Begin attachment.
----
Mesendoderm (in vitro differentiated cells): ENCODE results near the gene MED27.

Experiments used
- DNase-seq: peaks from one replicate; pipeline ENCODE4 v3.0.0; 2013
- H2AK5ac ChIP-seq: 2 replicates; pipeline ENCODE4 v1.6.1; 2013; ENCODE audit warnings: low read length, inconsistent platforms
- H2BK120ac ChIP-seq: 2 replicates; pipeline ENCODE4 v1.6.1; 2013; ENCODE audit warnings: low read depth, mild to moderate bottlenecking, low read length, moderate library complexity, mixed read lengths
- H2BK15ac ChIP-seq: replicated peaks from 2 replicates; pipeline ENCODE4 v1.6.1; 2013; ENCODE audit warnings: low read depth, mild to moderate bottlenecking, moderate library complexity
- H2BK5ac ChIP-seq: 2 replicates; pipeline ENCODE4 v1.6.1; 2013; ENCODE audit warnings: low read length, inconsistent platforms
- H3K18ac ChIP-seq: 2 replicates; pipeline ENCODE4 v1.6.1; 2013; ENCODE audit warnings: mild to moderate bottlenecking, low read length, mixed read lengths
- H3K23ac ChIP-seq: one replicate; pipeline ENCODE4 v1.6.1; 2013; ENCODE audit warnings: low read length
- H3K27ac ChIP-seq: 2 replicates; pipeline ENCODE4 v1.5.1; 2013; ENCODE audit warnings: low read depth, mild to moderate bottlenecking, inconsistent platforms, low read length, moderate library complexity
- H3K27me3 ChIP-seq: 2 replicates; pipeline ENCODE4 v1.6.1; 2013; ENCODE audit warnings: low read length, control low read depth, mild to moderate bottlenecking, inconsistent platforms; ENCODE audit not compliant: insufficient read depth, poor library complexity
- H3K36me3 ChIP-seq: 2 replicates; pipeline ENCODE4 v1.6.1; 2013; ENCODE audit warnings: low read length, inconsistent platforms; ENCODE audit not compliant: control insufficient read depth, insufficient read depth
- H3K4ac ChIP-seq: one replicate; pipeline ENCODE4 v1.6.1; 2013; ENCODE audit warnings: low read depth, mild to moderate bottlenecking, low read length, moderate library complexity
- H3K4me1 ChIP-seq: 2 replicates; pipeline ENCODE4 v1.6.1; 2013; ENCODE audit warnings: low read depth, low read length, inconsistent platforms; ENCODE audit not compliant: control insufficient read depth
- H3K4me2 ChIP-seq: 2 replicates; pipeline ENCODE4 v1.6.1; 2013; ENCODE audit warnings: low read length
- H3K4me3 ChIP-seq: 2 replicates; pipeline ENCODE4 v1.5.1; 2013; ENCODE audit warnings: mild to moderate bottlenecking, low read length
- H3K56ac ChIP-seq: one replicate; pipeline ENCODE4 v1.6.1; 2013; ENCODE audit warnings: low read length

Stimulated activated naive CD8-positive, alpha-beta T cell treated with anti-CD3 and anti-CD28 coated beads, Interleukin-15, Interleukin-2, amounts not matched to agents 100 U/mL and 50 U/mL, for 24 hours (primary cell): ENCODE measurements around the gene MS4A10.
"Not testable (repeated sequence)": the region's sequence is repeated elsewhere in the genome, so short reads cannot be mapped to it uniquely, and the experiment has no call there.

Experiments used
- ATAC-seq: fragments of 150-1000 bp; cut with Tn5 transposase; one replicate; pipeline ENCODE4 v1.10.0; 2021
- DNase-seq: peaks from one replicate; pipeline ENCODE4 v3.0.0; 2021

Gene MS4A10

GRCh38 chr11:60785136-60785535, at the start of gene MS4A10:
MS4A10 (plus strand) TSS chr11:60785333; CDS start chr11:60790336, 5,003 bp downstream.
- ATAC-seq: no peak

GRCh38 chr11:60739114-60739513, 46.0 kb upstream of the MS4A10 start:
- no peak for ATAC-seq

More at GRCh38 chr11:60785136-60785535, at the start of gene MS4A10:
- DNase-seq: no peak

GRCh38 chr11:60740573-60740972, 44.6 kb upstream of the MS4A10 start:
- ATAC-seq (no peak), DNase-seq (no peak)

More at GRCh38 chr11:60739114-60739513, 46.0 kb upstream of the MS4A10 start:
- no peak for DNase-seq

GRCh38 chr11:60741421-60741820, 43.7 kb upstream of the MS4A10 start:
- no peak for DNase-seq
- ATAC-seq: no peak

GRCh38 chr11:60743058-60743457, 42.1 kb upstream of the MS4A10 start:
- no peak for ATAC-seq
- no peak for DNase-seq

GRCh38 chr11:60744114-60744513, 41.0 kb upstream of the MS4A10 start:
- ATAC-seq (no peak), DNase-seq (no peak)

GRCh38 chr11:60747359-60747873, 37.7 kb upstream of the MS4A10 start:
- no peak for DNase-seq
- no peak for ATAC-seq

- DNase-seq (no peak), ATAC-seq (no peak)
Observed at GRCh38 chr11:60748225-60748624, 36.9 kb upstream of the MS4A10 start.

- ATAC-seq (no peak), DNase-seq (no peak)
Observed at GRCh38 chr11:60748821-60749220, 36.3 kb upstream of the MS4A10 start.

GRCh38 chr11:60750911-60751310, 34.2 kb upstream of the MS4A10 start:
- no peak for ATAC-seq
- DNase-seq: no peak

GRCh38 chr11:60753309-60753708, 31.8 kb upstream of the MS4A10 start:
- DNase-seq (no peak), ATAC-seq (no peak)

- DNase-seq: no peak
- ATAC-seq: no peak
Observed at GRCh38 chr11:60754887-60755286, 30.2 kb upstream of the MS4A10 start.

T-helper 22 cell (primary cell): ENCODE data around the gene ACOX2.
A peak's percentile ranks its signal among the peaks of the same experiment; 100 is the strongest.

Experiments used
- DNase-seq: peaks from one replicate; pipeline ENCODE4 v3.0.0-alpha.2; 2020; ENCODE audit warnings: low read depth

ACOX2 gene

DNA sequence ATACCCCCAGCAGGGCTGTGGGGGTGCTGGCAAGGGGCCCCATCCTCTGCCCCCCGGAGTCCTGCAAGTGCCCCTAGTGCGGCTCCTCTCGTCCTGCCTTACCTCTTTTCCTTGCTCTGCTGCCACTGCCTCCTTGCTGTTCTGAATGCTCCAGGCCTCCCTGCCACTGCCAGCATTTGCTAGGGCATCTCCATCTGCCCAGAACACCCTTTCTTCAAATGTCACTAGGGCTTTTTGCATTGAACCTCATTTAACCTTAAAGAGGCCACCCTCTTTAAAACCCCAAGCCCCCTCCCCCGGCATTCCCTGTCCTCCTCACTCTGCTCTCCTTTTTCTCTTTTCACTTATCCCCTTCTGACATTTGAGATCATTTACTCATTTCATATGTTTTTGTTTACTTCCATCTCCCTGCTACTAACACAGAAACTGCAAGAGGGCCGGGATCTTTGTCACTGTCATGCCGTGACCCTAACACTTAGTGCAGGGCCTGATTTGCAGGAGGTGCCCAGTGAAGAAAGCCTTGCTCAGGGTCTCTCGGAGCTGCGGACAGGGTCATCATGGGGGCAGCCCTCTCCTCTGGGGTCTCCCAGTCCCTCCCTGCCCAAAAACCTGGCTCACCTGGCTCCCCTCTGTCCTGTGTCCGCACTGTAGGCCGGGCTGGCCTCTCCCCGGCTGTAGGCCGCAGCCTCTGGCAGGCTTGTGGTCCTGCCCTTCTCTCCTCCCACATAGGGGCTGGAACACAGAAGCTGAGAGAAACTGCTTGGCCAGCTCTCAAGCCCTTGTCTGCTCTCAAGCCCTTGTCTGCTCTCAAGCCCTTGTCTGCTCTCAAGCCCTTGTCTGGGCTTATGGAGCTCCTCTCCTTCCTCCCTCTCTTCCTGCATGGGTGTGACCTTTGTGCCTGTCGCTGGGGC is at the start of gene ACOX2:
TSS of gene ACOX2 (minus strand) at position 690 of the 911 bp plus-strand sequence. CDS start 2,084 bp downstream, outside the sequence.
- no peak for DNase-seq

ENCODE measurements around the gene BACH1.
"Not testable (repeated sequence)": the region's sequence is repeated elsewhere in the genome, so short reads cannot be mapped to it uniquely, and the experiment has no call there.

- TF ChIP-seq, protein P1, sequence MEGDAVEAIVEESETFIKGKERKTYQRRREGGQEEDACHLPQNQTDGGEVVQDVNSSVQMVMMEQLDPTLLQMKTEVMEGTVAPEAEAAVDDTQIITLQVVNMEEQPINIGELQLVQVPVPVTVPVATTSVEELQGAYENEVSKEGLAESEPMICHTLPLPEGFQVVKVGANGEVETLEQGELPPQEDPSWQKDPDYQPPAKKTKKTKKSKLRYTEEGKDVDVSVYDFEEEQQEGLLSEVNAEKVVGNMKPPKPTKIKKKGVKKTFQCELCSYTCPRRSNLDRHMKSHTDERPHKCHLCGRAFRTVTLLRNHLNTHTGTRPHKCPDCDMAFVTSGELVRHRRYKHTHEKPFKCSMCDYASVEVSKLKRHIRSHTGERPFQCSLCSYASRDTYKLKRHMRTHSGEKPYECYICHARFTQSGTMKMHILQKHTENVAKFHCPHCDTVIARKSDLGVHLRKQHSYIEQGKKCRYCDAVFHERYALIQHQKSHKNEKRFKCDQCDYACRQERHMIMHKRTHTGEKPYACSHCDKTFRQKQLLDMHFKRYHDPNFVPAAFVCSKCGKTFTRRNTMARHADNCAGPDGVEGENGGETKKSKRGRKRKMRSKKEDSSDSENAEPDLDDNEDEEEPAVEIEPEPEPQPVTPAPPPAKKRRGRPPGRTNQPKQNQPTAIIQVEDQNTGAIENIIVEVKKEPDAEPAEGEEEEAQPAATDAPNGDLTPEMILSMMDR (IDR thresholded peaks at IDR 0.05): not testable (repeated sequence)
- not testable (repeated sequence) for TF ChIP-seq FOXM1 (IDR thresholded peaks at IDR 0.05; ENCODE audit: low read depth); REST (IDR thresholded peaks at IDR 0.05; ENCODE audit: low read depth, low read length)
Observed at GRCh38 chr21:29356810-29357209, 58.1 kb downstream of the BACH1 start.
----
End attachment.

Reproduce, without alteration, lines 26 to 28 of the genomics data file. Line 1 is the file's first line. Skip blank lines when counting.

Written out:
- ATAC-seq: no peak

GRCh38 chr11:60739114-60739513, 46.0 kb upstream of the MS4A10 start:
- no peak for ATAC-seq